Yesterday I attended the ITA's lecture event, held at the Leonardo Basel Hotel in Tel Aviv. This time a new format was introduced: Instead of two long lectures, there were ten lectures of ten minutes each. I think this was a good idea. Expressing yourself concisely is an important skill, and the lectures probably benefited from the time restriction. Having many short lectures also ensures that there will be something of interest to more people.
Doron Greenspan discussed the form of address in Hebrew, as used in instruction manuals and cookbooks. Because the Hebrew verb distinguishes gender and number, translators into Hebrew have to decide which form of the imperative to use, or whether to use an impersonal present tense verb.
Michal Schuster presented the world of interpreting in mental health, when the therapist does not speak the patient's language. The interpreter has to contend with an extremely emotional experience, in addition to the usual linguistic and cross-cultural issues. This seems to me a particularly difficult branch of the translating profession.
Ofra Hod explained the Poetrans project, a wiki catalogue of translations of poetry into Hebrew. This is useful when a translator (or anyone) encounters a poem (or part of one) in another language and wants to know if and where it has been translated into Hebrew. The site lists books and the poems translated in each, with the title in the original language and the Hebrew translated title, and of course mentions the author and the translator.
Innes Moldavski gave examples of sexism in language and discussed the ways that translators with an awareness of feminism and gender issues can create a more neutral text.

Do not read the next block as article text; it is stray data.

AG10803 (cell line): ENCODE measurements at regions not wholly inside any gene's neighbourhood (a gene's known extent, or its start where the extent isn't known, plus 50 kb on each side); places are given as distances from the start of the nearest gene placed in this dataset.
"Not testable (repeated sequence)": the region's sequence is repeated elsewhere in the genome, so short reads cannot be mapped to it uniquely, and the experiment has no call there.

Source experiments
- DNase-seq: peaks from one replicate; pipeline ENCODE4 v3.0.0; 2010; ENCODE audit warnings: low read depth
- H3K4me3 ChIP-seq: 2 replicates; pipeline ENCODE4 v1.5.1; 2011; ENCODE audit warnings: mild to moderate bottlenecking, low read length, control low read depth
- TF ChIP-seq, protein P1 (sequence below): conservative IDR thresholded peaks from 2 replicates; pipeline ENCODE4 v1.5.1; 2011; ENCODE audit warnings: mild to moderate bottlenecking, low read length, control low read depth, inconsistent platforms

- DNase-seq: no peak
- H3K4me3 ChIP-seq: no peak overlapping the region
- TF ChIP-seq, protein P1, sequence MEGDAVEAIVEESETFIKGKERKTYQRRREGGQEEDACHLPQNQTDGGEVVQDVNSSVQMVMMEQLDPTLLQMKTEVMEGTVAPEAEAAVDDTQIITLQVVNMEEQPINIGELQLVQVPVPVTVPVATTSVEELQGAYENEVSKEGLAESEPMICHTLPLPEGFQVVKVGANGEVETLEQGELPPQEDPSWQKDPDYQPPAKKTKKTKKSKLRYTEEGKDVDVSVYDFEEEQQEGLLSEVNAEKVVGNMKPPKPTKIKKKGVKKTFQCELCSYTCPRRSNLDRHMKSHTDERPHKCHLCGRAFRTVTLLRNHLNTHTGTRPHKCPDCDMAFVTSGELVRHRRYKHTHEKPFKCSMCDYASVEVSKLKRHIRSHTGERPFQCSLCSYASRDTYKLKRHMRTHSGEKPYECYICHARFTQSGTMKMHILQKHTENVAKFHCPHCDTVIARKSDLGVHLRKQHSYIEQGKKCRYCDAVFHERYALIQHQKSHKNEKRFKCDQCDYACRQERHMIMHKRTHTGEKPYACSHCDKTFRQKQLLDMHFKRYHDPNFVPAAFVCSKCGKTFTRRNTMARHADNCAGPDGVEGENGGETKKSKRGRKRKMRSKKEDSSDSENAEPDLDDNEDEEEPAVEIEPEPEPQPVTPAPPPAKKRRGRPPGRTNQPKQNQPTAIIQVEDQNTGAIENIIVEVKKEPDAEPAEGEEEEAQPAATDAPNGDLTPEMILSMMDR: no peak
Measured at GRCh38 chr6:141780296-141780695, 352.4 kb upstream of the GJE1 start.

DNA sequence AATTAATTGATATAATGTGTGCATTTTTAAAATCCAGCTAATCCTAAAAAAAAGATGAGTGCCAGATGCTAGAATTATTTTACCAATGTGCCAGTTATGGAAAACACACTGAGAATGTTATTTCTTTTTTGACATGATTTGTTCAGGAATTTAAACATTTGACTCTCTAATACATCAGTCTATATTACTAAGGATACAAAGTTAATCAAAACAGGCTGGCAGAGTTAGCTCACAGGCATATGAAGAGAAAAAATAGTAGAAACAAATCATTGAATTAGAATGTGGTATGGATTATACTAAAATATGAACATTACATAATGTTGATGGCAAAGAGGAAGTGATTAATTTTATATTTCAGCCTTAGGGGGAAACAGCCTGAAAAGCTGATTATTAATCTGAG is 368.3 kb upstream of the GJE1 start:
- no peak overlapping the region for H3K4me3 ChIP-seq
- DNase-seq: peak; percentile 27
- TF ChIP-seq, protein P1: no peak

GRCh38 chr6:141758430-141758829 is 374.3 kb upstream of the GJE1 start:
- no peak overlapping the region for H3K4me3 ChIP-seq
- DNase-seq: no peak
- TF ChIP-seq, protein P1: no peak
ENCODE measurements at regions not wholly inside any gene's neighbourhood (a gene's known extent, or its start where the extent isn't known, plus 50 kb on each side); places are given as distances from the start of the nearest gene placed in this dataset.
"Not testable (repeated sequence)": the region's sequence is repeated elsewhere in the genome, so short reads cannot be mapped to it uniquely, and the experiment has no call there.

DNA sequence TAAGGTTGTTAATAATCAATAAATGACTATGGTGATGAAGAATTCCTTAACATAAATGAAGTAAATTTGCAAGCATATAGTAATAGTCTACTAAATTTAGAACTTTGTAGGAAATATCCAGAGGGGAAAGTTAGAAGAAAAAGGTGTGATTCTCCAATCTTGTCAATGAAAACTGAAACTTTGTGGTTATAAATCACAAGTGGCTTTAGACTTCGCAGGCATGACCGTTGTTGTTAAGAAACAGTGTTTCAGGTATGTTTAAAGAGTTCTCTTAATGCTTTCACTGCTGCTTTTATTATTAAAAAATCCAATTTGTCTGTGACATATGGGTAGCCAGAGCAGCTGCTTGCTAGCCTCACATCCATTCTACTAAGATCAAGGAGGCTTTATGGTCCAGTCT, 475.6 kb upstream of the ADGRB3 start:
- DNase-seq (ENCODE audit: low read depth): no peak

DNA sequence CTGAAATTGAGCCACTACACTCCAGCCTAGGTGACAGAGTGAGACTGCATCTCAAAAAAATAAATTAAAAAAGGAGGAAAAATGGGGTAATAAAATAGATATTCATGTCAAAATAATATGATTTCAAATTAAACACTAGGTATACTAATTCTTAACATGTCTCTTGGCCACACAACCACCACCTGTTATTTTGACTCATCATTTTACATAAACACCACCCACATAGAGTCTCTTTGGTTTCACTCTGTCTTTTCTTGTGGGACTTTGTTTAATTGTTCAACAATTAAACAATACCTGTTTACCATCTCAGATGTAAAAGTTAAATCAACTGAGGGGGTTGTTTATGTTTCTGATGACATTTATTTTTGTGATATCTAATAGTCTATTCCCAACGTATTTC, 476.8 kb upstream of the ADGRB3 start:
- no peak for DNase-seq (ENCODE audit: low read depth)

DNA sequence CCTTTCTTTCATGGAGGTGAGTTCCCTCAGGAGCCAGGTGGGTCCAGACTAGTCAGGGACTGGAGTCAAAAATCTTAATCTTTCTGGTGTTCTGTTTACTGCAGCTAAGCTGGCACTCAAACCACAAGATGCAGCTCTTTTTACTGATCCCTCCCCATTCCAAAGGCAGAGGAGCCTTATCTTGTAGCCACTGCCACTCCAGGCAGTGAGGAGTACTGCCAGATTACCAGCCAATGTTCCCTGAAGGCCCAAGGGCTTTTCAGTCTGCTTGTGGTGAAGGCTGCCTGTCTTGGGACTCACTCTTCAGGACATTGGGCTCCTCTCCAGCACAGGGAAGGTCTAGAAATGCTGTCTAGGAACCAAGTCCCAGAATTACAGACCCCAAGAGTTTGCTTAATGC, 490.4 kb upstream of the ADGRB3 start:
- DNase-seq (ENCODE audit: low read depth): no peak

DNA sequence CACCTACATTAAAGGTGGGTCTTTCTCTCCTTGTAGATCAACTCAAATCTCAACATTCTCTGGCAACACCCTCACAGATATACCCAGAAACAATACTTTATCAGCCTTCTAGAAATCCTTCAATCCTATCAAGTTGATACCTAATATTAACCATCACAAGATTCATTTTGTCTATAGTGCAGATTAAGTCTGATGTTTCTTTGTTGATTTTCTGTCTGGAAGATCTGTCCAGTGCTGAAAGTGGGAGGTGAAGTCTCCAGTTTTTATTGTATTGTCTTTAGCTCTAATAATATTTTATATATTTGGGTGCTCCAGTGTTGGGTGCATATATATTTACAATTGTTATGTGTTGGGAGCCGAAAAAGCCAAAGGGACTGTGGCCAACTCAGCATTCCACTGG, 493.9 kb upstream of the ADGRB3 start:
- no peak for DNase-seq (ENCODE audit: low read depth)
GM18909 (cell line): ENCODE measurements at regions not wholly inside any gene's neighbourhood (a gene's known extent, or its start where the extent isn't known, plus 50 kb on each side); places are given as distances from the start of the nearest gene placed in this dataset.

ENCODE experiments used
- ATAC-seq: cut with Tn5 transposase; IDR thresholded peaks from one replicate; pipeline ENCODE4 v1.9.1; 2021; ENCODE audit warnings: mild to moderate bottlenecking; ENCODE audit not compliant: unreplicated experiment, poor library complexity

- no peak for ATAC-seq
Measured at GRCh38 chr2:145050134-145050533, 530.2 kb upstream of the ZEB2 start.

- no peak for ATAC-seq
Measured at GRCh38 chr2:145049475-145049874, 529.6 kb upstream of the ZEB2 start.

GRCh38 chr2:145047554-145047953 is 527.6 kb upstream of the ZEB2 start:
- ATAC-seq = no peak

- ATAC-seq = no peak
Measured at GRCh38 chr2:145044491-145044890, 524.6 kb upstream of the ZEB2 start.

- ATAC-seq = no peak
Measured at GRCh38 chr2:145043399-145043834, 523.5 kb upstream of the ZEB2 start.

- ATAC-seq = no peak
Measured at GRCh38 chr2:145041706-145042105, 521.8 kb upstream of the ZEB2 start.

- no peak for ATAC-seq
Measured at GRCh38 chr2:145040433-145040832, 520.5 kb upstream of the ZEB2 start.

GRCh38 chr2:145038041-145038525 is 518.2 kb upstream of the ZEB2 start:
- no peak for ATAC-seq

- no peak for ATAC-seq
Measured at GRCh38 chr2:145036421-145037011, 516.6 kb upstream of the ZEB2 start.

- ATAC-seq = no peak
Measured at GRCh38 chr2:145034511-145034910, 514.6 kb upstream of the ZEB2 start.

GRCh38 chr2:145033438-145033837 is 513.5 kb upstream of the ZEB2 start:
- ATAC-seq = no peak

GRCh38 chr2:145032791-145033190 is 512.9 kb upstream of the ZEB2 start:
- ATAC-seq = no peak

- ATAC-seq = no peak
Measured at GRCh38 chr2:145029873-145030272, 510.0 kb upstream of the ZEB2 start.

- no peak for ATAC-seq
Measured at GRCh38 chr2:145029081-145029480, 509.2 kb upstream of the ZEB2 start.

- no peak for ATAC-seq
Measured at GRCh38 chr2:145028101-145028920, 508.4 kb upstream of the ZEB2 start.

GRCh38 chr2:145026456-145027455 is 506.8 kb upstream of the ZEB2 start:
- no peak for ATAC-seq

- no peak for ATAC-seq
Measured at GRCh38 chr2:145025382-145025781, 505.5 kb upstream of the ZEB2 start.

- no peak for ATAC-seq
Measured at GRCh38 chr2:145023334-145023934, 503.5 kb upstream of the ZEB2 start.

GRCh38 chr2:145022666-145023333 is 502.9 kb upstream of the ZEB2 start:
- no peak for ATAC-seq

Shakhar Peled gave an entertaining talk about distractions and procrastination, the two occupational hazards faced by translators.
Ury Vainsencher presented the work of translators in the United Nations and its various institutions. He noted the six official languages: Arabic, Chinese, English, French, Russian, and Spanish, and explained that the interpreters (spoken translating) and translators (written translating) work in separate departments. The work seems technical and challenging.
Debi Yehoshafat told us about the phrases in Portuguese that originated from football, and in some cases noted the differences between Brazilian Portuguese and the Portuguese of Portugal.
Alan Clayman discussed financial translating as a highly specialized field. Just as in any area of specialization, the translator must have a complete understanding of the material and awareness of the technical terminology and style used in both source and target language.
Mark Levinson presented a case study of song localization, showing the differences between the lyrics of a song in the American original version, the Hebrew version, and the French version.
Judith Rubanovsky-Paz discussed the role of explication in translation. In some cases, translators add notes and additional explanations to make a text more comprehensible to the target language culture. However, in some cases there are explanations that are redundant in the target language, and she made a convincing argument for omitting these types of explications.
I highly enjoyed the lectures, and hope the ITA organizes another similar even soon.